Tiller Video Tour 7: Track Your Spending and Make a Monthly Budget

Tiller is the easiest way to track your spending and build a monthly budget in Google Sheets and Microsoft Excel.

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Edited video transcript:

 Hi, I’m Peter Polson with Tiller. In the last videos, we created our own Foundation Template spreadsheet. We populated that with all of our transactions from all of our accounts. Then we created categories that reflect our goals on how we think about money, and we applied those categories to our transactions.

Some of those transactions we categorize manually and others with AutoCAD. So now we have a month or more of transaction data all categorized and what does it look like? We’re dying to see what does our spending look like. So our next step is to go over to the monthly budget sheet. Now that I’m on the monthly budget sheet, I can select my month.

In my year, and once I’ve chosen those, I can see all my categories here and I can see the actual spending under the actual column. This is a really helpful glance at what is my actual spending across all my transactions organized by category, by month. And of course, each of these categories is organized by groups.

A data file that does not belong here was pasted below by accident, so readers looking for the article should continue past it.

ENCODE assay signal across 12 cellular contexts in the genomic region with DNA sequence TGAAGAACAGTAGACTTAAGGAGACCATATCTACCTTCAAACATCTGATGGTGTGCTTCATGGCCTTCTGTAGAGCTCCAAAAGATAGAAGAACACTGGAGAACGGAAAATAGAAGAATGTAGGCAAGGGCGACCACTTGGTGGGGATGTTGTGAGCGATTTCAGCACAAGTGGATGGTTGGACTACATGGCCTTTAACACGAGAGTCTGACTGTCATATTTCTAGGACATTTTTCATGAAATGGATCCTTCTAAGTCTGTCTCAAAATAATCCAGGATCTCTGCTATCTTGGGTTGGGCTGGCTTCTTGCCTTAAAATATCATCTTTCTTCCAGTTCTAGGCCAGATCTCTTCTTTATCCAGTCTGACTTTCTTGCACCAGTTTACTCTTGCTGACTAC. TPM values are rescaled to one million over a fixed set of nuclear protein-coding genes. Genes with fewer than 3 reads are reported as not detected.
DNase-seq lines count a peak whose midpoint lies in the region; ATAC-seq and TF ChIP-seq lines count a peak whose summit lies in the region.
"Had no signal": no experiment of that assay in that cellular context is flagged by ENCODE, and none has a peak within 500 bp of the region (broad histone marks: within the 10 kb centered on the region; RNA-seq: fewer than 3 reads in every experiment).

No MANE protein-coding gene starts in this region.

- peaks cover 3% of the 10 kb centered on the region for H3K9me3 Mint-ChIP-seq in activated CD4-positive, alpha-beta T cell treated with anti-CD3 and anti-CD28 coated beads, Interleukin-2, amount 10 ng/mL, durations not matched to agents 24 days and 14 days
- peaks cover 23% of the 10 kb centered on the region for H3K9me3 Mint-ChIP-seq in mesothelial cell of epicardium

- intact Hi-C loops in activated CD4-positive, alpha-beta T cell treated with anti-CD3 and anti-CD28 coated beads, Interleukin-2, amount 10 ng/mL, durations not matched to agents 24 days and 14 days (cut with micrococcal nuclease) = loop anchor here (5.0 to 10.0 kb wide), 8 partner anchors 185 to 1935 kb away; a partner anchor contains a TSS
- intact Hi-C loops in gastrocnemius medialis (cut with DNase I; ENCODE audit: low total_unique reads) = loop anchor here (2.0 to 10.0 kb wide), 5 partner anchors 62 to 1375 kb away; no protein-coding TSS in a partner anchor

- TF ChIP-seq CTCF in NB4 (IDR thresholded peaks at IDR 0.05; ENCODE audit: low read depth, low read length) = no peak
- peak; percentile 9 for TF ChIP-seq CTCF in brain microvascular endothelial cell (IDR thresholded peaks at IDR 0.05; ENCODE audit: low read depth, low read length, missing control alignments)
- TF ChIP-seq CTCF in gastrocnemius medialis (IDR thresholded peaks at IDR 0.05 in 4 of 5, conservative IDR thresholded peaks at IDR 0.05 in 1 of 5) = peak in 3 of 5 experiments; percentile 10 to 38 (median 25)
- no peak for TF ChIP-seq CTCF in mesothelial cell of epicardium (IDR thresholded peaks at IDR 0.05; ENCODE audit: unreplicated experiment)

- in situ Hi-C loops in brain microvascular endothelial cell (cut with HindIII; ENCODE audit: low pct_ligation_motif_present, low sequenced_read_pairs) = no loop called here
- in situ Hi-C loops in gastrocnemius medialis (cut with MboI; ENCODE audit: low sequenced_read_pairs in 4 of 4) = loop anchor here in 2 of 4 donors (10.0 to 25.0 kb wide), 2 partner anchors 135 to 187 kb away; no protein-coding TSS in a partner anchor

This alone is a huge win because suddenly I can see what does my spending look like. I’m gonna roll ahead to February, all the totals update, and again, I can see what is my actual spending for each category. By month classes are 3 35 stuff is 360 3. Many people find that tracking alone is a huge victory and that is where they want to be in terms of feeling in control of their money.

But if you want to take it to the next step, you can start to set budgets. Budgets are a really helpful mindfulness practice where you’re thinking ahead to the next month and thinking, what am I gonna spend? And then at the end of that month, you’re looking back and seeing how did that forecast compare with my actuals?

Let’s look at how we could set up a quick budget here for the next month. So we have our actual spending here for February. We’re gonna go over to our category sheet, and this is where we set our budgets. We can set a monthly budget for each category. So for example, what if we wanted to set our phone budget for the month of March?